It did help me to re-frame my perspective though as frankly, unless you fall into the categories of (a) world foodie (b) all-things-Japan obsessed or (c) happen to do your weekly shop at a Japanese supermarket, there is really no reason why you should know about it.

matcha soft serve Japan food highlights

Take my mother for example: her’s is one of those “name an ingredient and you’ll find it in here” kind of larders – and even she has never had a tin of matcha powder in there.

Green tea aside, I had forgotten that I have a serious miso-glazed weakness for plenty of other dishes found in the Japanese flavour palette and not long after arriving, I found myself on an inadvertent mission to sample as many as possible of the must try foods in Japan (trickier than you may imagine in a two week trip and I almost never ate the same thing twice.)

conveyor belt sushi Osaka

Must-Try Foods in Japan

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One Day in St Maarten – Marigot and Maho Beach


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Last year, Pumpkin and I made the uncharacteristic move of booking ourselves a break in December, a month in which we rarely travel long haul. With Pumpkin scheduled to work much of the Christmas and New Year week, we, like all well-trained travel addicts, took this as a green light to squeeze in one final voyage for 2015 before his work could hamper our wanderlust. Plus, the last remaining droplets of my annual leave were still untouched. You’ve seen the blog title. You know the drill.

first impression cruise travel

After a few days in New York City that always steals my heart, we flew to Puerto Rico to escape the fluid-filled sombre clouds of the British winter in search of Vitamin D and Caribbean Calypso, partaking in our first ever cruise.

Those of you who read my first impressions on cruise travel may recall that one of the aspects I found a little offputting about cruising was the way in which it leaves such little time in each destination. What I did find highly appealing, however, was the flavour it gives of destinations you may never have visited otherwise – or even have heard of for that matter. Exhibit 1 – St Maarten in the Caribbean.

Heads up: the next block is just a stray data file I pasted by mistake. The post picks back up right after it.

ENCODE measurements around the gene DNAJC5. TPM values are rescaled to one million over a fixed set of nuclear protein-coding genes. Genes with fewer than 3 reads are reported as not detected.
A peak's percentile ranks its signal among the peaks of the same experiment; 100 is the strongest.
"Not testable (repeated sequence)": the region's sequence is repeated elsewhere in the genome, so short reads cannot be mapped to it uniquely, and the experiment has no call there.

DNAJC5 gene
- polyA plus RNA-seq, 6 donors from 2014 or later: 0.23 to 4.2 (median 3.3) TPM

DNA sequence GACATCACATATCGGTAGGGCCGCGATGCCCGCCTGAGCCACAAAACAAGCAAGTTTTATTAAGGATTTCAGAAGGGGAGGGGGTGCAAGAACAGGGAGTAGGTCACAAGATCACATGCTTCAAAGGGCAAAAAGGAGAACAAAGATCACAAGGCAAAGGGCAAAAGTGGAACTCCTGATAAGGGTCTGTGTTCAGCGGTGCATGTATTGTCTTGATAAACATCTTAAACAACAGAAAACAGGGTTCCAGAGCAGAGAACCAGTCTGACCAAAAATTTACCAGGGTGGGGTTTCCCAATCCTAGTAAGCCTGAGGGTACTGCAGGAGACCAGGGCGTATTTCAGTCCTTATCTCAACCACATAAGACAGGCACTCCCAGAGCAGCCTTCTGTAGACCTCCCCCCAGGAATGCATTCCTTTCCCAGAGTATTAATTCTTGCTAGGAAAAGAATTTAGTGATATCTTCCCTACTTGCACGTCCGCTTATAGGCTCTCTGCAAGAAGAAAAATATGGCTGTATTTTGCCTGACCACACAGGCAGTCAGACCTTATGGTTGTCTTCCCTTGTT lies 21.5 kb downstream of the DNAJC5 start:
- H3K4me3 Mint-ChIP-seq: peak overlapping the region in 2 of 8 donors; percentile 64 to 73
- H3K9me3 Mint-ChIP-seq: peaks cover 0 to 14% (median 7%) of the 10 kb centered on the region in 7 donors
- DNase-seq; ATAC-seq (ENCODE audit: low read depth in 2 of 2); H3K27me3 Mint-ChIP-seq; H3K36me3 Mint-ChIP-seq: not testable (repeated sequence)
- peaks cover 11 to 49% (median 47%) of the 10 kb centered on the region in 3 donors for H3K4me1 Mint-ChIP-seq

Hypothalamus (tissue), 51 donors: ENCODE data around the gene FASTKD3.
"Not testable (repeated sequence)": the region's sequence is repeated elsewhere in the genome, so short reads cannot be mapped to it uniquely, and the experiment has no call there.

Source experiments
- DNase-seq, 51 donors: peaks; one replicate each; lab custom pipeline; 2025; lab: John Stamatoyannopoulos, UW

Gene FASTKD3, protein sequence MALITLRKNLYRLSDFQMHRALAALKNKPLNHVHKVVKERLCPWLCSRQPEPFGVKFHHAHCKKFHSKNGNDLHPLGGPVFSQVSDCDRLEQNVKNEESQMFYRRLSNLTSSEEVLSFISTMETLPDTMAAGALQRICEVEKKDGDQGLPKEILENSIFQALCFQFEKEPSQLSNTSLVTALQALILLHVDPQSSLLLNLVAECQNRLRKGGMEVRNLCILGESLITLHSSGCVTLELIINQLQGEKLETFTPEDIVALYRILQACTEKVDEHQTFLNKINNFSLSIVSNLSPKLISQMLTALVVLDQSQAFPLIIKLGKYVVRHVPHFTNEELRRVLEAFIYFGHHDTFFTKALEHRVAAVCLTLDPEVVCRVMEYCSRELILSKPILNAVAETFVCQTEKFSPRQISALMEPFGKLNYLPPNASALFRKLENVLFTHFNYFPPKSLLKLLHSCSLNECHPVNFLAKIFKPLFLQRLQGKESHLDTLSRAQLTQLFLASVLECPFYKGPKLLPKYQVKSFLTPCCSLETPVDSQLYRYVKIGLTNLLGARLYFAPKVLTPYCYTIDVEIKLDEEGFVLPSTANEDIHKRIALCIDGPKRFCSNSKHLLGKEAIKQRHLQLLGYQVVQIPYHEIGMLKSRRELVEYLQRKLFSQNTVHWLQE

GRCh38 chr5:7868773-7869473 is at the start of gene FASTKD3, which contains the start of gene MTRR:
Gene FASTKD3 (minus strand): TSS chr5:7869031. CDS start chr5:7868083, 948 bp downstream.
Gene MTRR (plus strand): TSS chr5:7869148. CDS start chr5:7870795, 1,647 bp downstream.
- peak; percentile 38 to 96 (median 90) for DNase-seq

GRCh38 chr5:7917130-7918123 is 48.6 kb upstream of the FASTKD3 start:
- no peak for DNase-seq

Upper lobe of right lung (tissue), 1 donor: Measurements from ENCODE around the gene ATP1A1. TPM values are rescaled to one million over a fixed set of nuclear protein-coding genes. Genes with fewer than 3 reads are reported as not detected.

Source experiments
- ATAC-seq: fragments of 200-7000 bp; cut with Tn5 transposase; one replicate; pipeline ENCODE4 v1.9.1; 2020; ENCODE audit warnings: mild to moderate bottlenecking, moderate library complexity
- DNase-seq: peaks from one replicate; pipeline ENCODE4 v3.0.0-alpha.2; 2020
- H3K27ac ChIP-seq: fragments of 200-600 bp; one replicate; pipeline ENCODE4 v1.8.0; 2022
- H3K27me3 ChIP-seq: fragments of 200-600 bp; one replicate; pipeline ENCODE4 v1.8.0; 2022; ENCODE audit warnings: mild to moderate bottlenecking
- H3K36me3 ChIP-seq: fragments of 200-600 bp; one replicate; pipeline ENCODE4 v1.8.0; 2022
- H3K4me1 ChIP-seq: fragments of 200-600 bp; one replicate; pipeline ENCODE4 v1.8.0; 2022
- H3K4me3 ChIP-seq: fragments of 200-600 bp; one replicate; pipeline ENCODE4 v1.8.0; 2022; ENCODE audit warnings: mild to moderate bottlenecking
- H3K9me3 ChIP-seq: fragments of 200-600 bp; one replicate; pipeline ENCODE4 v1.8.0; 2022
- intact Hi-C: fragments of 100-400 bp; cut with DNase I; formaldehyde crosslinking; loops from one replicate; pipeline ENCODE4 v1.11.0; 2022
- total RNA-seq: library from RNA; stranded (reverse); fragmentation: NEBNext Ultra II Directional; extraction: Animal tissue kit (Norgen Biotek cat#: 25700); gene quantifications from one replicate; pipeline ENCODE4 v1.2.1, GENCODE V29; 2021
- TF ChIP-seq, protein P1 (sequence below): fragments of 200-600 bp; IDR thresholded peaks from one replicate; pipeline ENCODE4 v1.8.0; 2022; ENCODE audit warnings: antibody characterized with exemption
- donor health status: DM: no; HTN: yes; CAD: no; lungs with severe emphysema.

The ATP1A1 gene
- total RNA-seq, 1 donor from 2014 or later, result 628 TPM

St Maarten island sign

Exploring St Maarten-St Martin in One Day

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3 of the Best Budapest Museums


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For Pumpkin and I, this year has been the year of returns. Long before we met, we were both eager explorers, continually yearning for new experiences but reaching quite contrasting destinations in the process. Pumpkin’s voyages comprised of multiple, long-haul, solo travel experiences, involving hikes in the Himalayas, sky dives in Australia, bungee jumps in Zambia and a limitless sense of adventure.

My journeys were a little less life-threatening in nature, more weighted towards cultural city breaks in Europe, palm fringed beaches in Mauritius, and tuk tuk tours in Thailand. Many a long afternoon in the dating stage of our relationship would be spent listening to each other’s travel tales and wondering where we could discover together.

Chain Bridge Budapest

Rediscovering Budapest

We soon learned the world is an enormous place and whilst he still hasn’t been to Rome or Barcelona and I still haven’t been to Cambodia or Namibia, we have endeavoured to spend the last few years pursuing new destinations together. We got soaked at the Iguazu Falls in Brazil, gazed in adoration at the orangutans in Borneo, snorkelled with sea turtles in Barbados and shoals of colourful fish in the Maldives.

Iguazu Falls view from Brazil

Iguazu Falls

We slept in a tea factory in Sri Lanka and marvelled at geysers in Iceland but in the last year, we have found ourselves returning to countries that at least one of us has already visited, with the goal of experiencing it entirely differently with our spouse in tow.

For Pumpkin, that was a revisit to Japan and for me, it meant accompanying him to one of my favourite European cities – Budapest. Nearly a decade had gone by since I travelled there and I was excited to see how the Hungarian capital had changed, to retrace my steps through the key tourist attractions and discover some newer, more quirky experiences on this second visit.

Budapest Pinball Museum

Flipper Museum, Budapest

Fortunately, Budapest has no shortage of historical intrigue even for the return visitor and aside from the key sights I had seen last time, this year, I found myself visiting 3 of Budapest’s best museums and parks and some of the quirky and most unique museums that we had seen anywhere in the world.

top attractions Budapest

Relics of Hungarian History at Statue Park

Budapest’s Best Museums

The Pinball Museum

When most people seek out cultural exploits in European cities, they look for historical sites, art galleries and establishments devoted to the performing arts. When Pumpkin seeks out cultural exploits, we end up playing arcade games at the Flipper Pinball Museum. 😀

fun quirky museums Budapest Hungary